I recently sat down for an interview with Texas Land Commissioner George P. Bush in the shadow of the Alamo to discuss the future of the cradle of Texas libetry. If you missed it live, the archived video is available to watch on Empower Texans’ YouTube channel.
Many of Bush’s answers were reassuring in light of many grassroots concerns regarding the “Reimagine the Alamo” project that is being overseen by the General Land Office. But on some issues, Bush was less clear and it will be up to him to reestablish trust with Texans by taking bolder stands moving forward.
Bush stated definitely that the battle of 1836, and the memory of those massacred by Mexican General Santa Anna, would remain front and center for everything at the Alamo. That was good to hear, since several people involved with the “master plan” for the project have intimated otherwise.
Indeed, Mr. Bush took complete ownership of the project and its outcomes – “I’m the boss.”
He made it clear that the buck stopped with him. Except when it did not.
When I asked him about projections showing the “reimagine the Alamo” would cost $400 million, he said that he wasn’t concerned about the money right now… Come again?
“Well, I’m not as focused on the numbers, the numbers have been floated in the media,” he said.
If he isn’t, then who is?
Similarly, he did not offer new assurances on the transparency for the dollars given to non-profit groups by the GLO for specific aspects of the reconstruction.
Most concerning were his answers regarding the Cenotaph – the giant monument that serves as a tombstone to those murdered by Santa Anna’s soldiers on March 6, 1836. Commissioner Bush said he was for it remaining in place … for as long as it remained in place.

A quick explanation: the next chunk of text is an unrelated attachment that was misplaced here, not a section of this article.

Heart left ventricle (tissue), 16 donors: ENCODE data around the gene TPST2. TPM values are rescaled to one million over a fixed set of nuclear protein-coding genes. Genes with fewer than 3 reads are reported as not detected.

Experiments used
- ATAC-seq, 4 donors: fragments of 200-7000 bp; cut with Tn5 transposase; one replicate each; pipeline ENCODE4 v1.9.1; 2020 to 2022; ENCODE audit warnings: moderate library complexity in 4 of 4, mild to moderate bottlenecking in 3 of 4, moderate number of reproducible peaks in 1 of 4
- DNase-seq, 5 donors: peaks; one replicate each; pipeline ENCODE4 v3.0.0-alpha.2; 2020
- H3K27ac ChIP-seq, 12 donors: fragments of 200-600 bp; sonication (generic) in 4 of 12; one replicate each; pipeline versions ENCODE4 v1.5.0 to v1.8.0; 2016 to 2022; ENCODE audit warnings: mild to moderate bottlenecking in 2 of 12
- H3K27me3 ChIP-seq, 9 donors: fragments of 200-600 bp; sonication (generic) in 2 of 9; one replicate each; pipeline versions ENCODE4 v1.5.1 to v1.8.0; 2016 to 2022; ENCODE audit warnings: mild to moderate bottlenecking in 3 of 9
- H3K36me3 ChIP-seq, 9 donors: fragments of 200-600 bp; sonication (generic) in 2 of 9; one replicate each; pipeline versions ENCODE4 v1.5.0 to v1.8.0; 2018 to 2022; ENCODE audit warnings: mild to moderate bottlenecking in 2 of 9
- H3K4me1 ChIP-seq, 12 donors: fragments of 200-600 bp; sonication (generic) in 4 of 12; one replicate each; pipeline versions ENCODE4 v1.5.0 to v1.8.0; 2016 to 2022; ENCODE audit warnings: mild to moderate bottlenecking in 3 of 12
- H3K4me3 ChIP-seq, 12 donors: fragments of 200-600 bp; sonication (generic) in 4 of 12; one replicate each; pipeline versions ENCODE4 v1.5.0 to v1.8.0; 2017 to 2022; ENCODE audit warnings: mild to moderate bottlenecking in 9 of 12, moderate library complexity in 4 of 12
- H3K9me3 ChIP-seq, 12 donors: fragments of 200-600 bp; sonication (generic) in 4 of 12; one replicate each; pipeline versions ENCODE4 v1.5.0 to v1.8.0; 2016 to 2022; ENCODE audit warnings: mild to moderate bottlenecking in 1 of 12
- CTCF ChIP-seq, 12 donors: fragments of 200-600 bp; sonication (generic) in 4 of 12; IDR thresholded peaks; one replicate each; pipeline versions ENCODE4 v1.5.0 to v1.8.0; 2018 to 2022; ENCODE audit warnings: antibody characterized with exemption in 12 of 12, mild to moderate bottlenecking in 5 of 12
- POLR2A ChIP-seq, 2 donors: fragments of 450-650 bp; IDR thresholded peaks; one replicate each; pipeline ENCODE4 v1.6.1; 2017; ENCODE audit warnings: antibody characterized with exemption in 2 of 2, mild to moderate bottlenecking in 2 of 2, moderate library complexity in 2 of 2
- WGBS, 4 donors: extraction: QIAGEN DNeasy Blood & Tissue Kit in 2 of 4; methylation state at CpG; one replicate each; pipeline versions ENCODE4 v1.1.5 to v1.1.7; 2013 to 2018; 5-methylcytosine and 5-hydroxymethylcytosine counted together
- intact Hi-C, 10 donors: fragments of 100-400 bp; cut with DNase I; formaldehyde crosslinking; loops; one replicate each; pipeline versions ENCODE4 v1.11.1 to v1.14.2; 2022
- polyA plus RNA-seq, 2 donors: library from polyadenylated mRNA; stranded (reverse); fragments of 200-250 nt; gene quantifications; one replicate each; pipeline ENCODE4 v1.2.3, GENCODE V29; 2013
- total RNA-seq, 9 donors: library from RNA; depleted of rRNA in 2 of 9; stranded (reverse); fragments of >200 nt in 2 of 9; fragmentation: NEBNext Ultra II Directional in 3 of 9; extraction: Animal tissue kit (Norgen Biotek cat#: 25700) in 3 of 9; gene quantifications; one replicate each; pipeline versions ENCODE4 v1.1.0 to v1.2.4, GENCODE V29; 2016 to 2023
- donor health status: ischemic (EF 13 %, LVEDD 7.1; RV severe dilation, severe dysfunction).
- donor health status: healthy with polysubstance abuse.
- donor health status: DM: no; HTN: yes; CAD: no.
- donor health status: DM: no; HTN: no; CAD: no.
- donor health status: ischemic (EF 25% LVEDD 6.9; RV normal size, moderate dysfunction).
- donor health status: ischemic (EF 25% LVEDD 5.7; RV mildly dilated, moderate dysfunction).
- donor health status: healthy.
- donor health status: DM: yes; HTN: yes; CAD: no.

“It will only move on my watch if it is in a more prominent and deferential position than where it is now,” Bush told me, describing a place closer to where people enter the Alamo’s south gates.
He went to say that he was committed to “the process” of the Alamo project. “If I had the magic wand, it would stay” where it is, he said.
As it happens, Mr. Bush does wield a “magic wand” when it comes to the Alamo. Under the statutes authorizing the current restoration projects, Mr. Bush has a veto over all parts of the project. If local government officials want to dismantle the Cenotaph – which they do, under the auspices of renovating it and locating it in a park near the city’s convention center – Bush certainly has the power to stop them. That plan removes the historic context for the Alamo that Mr. Bush says he supports and should be a non-starter for any Texan who cherishes our state’s rich history.
Commissioner Bush’s comments in the interview were his strongest to date, and to that extent, they were reassuring. But he can and must do more to ensure that nothing is done to diminish our shrine to the 187 Texans who made our freedom possible.
Citizens who want the Alamo remembered as the Shrine of Texas Liberty must take an active and vocal role in asking questions about the reconstruction and expansion. Let your lawmakers know what you expect.